In the end, it's possible that the BP Deepwater Horizon oil spill in the Gulf of Mexico will likely to be the most expensive oil spill to date. Indeed, there are estimates that the spill will cost anywhere between $15 billion and $40 billion - with some estimates reaching more than $100 billion.
While the BP spill, which started on April 20, 2010 and still has not been fully contained, will probably be the most expensive oil spill of all time, there are plenty of other oil spills that have cost a pretty penny. Here are some of the most expensive oil spills to date:
Exxon Valdez oil spill: $3.8 billion One of the most notorious and expensive oil spills in history is the Exxon Valdez spill took place on March 23, 1989 in Prince William Sound, Alaska. It gushed about 250,000 barrels of oil, and there have been numerous lawsuits against Exxon in the intervening two decades. Originally, Exxon was required to pay $2.5 billion in damages, but a 2008 U.S. Supreme Court ruling reduced that number to a little over $500 million. Many believe that the cost to Exxon exceeded just the punitive settlement. The spill tarnished the company's reputation and most of its oil shipping is now done by a subsidiary with a different name.
Amoco Cadiz oil spill: $3 billion Another devastating spill was caused by the Amoco Cadiz, a tanker that wrecked during a violent storm off the coast of France in 1978. The violent waves carried the oil far and wide. It was the most devastating oil spill up to that date. Some put the inflation adjusted cost at $3 billion (at the time the cost was closer to $85 million), and regard the damage to the beautiful coast and wildlife as priceless.
Prestige oil spill: $2.8 billion On Nov. 13, 2002, the oil tanker Prestige sank off the coast of Spain. The original reports estimated that it spilled roughly 17,000 tons of fuel. It was later revealed that the actual amount was closer to 77,000 tons. The Spanish government was criticized for failing to report the leak more accurately.
Ixtoc I oil spill: $1.5 billion It took 10 months to stop the flow of oil into the Gulf of Mexico from the 1979 Ixtoc I oil spill. This oil spill's costs have not been fully accounted for, but estimates put the inflation adjusted cost at around $1.5 billion. Although the spill leaked roughly 140 million gallons, the costs were lower than some might expect because the spill occurred outside the United States, resulting in less pressure to engage in extensive clean up and reparations.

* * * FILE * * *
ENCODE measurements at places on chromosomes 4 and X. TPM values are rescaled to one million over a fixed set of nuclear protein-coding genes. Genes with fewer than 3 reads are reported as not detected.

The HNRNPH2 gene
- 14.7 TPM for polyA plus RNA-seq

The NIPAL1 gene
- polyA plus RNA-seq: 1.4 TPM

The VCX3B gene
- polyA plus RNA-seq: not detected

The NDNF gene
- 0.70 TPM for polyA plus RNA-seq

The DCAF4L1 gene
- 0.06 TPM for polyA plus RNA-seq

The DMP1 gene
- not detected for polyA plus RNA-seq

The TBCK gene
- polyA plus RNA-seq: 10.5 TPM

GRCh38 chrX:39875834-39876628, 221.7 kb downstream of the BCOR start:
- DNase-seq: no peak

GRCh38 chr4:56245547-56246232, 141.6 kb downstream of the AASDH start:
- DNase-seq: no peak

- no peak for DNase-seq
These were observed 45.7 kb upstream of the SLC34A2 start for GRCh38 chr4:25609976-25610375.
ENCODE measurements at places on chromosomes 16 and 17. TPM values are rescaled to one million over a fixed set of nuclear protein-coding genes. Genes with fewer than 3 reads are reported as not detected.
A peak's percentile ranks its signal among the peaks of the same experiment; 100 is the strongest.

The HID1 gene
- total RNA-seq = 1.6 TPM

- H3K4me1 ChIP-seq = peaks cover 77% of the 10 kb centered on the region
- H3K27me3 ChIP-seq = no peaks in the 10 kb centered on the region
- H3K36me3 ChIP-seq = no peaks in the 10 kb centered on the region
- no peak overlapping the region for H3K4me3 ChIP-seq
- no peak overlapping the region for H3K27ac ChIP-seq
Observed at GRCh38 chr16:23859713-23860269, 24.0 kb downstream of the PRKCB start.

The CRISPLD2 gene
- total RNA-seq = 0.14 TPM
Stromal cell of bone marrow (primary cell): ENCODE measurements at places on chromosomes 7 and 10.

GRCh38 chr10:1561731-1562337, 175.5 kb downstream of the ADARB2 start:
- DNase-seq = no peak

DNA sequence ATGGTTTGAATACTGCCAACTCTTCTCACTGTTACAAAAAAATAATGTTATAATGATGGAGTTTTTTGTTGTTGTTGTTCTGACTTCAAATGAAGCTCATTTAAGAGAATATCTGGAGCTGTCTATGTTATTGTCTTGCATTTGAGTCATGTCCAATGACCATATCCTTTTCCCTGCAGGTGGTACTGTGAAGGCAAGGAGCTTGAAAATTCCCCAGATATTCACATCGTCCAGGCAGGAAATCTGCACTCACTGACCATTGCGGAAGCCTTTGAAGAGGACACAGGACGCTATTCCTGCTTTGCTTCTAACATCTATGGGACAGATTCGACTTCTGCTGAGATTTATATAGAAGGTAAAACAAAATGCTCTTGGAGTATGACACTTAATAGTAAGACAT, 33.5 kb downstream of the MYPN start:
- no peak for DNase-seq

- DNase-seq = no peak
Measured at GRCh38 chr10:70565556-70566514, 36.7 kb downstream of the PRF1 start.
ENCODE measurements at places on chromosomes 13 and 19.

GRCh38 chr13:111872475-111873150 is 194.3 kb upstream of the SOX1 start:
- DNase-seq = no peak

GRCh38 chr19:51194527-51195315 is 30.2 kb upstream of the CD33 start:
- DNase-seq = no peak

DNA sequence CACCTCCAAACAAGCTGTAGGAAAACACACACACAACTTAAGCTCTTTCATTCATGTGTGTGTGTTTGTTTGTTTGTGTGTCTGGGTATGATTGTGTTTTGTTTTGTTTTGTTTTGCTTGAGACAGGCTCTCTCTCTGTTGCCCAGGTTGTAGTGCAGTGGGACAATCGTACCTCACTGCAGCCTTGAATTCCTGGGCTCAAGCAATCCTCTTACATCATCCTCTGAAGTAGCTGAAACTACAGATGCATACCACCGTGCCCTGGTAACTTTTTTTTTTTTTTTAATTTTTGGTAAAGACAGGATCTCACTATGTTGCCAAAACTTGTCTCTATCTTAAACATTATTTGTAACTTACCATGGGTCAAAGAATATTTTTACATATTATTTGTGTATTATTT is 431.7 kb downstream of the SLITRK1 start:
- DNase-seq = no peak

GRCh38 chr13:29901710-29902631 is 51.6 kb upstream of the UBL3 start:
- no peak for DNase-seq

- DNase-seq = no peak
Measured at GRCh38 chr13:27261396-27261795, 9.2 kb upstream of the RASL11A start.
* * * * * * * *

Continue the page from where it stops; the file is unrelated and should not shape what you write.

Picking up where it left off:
Persian Gulf oil spills: $540 million During the Persian Gulf War in 1991, Iraq allowed for the opening of valves on the Sea Island oil rig and dumped oil from tankers into the water - as troops fled Kuwait ahead of the U.S. invasion. The Iraqi government claimed the move was a military tactic, designed to slow American troops down. It's estimated that 1.5 million tons of oil were spilled into the Persian Gulf intentionally. The $540 million is an estimate, but no one knows how much the Saudis, who took responsibility for the clean up, actually spent.
Hebei Spirit oil spill: $330 million South Korea saw its most expensive oil spill on Dec. 7, 2007, when the Hebei Spirit collided with a crane barge. Roughly 2.8 million gallons of oil spilled into the Yellow Sea, causing oil slicks and precipitating a huge clean up effort. Spills like these, from one-hulled ships, are one of the reasons that single-hull ships are subject to an international ban starting in 2010.
Jiyeh power station: $203 million Oil doesn't have to leak out of a tanker to cause a spill. In July of 2006, Israel bombed an area along the Jieh coast of Lebanon. One of the buildings that sustained damage was the Jiyeh power station, which leaked oil into the Mediterranean Sea as a result of the bombing. Close to 100 miles of coastline were believed to have been affected. Some of the damage was assessed slowly because the Isreali navy instituted a blockade and Lebanese officials had a difficult time surveying what had happened.
Selendang Ayu oil spill: $112 million In December of 2004, the Selendang Ayu freighter ship sank in the Alaskan Aleutian Islands. The Malaysian ship broke in two pieces as a result of the collision and more than 335,000 gallons of oil were released into Skan Bay and Makushin Bay.
Cosco Busan oil spill: $70 million Bunker fuel poured into the San Francisco Bay after the Cosco Busan hit a protective fender of a tower supporting the Oakland Bay Bridge on Nov. 7, 2007. More than 58,000 gallons of fuel leaked into the bay. The ship was renamed afterward the collision to avoid recognition. Its new name is Hanjin Venezia.